View full screen - View 1 of Lot 515. "Morning Glory" Paperweight Vase.
515

Tiffany Studios

"Morning Glory" Paperweight Vase

Estimate:

40,000

to
- 60,000 USD

Property Formerly from the Collection of Maude and Sam Feld, New York

Tiffany Studios

Tiffany Studios

"Morning Glory" Paperweight Vase

"Morning Glory" Paperweight Vase

Estimate:

40,000

to
- 60,000 USD

Lot sold:

56,700

USD

Property Formerly from the Collection of Maude and Sam Feld, New York

Tiffany Studios

"Morning Glory" Paperweight Vase


circa 1914

favrile glass

engraved 8062H L.C. Tiffany-Favrile

7 1/8 in. (18.1 cm) high

Overall in excellent condition. When viewed firsthand, the vase displays strong visual presence with its dynamic and robust silhouette and incredibly rich decoration. The morning glories are articulated in a range of tones including lavender, violet, sky blue, dusty rose, pale seafoam green and cream. The blossoms are set amidst a swirling ensemble of leaves and vines in tones of green and brown with some chartreuse and orange accents. The glass with scattered minor air bubbles, particulate inclusions and surface irregularities inherent in the making and not visually distracting. The glass with scattered minor and faint surface scratches consistent with age and gentle handling. When viewed firsthand the coloration of the vase is slightly richer and more saturated than it appears in the catalogue illustrations. A superb work illustrating the firm’s mastery of the iconic “Morning Glory” motif.


In response to your inquiry, we are pleased to provide you with a general report of the condition of the property described above. Since we are not professional conservators or restorers, we urge you to consult with a restorer or conservator of your choice who will be better able to provide a detailed, professional report. Prospective buyers should inspect each lot to satisfy themselves as to condition and must understand that any statement made by Sotheby's is merely a subjective qualified opinion.

NOTWITHSTANDING THIS REPORT OR ANY DISCUSSIONS CONCERNING CONDITION OF A LOT, ALL LOTS ARE OFFERED AND SOLD "AS IS" IN ACCORDANCE WITH THE CONDITIONS OF SALE PRINTED IN THE CATALOGUE.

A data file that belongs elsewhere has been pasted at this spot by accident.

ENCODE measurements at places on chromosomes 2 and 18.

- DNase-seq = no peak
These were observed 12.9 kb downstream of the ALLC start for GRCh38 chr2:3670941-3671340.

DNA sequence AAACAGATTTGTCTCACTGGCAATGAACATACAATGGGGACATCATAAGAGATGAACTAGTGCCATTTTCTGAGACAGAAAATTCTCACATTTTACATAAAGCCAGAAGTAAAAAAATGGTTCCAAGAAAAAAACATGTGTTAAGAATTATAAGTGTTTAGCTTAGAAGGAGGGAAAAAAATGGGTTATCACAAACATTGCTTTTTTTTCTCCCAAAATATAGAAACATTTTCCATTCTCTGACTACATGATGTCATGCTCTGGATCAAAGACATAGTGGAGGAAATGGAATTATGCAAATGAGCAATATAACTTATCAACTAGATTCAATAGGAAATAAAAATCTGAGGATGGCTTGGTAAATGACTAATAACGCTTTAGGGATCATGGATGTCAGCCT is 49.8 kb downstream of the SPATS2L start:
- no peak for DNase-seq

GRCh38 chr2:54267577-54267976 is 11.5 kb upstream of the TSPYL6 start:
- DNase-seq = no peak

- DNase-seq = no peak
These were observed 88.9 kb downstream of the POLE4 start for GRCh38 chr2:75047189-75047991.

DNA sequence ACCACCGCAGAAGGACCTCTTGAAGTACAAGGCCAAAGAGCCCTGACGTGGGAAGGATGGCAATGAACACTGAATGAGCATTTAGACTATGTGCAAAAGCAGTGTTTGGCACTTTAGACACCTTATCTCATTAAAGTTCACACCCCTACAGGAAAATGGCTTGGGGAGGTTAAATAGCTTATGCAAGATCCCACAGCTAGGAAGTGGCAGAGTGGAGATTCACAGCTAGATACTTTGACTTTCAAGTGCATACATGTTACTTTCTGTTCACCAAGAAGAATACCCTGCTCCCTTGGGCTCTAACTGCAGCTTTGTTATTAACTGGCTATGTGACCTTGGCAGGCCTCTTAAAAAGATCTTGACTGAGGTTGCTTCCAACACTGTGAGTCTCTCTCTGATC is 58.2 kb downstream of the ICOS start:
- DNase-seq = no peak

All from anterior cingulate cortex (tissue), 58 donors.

Collection of Maude and Sam Feld, New York
Sotheby’s New York, December 1, 2001, lot 305
Private Collection, New York
Christie’s New York, June 13, 2013, lot 101
Acquired from the above by the present owner
Robert Koch, Louis C. Tiffany: Rebel in Glass, New York, 1964, p. 173 (for a related example)
Alastair Duncan, Tiffany At Auction, New York, 1981, pp. 14 and 36 (for a related example)
Robert Koch, Louis C. Tiffany: The Collected Works of Robert Koch, Atglen, PA, 2001, pp. 104 and 307 (for a related example)
Alastair Duncan, Louis C. Tiffany: The Garden Museum Collection, Woodbridge, Suffolk, 2004, pp. 258-259 (for related examples)
Paul E. Doros, The Art Glass of Louis Comfort Tiffany, New York, 2013, frontispiece and p. 141 (for a related example)
“Paperweight” vases were among the most artistic objects of blown Favrile glass created by Louis Tiffany’s glasshouse, as is superbly exemplified by the Morning Glory vase previously presented in this sale (lot 515). These types of vases, primarily depicting flowers against an iridescent gold ground, are visually striking and were popular among collectors of the period. After a dozen or so years of paperweight production, however, Louis Tiffany wanted something very different, a vase where the flowers would be better defined, more realistic and also be the sole focal point, all without the use of any iridescence.

According to Leslie Nash, the son Arthur Nash, the glasshouse’s superintendent, he and his father began experimenting  with a variety of special glasses that reacted and changed colors when they were either struck by heat or came in contact with cooler metal. Tiffany learned of these experiments and decided to take a more active role in the design development. He visited the glasshouse one Monday in October 1913 with a watercolor of morning glories he had recently painted. He showed the painting to the Nashes  and insisted that the painting be reproduced in glass. After numerous failures and additional experimentation, the first of the new “Morning Glory” vases were produced, each utilizing at least five different types of reactive glass.

The model was first exhibited to the public at the 1914 Paris Salon and this outstanding example dates from that early period. The flowers are supremely artistic, depicted in shades of periwinkle, violet, beige, blue and plum. The large variegated brown and green leaves, ochre vines and emerald green trailings are equally impressive and the entire design is encased in a wonderfully shaped body of transparent green-tinted glass. “Morning Glory” vases of this type are among Tiffany’s most iconic creations and, after viewing this particular example, it is easy to understand why Leslie Nash insisted that none of them be sold for less than $1000 each.

PAUL DOROS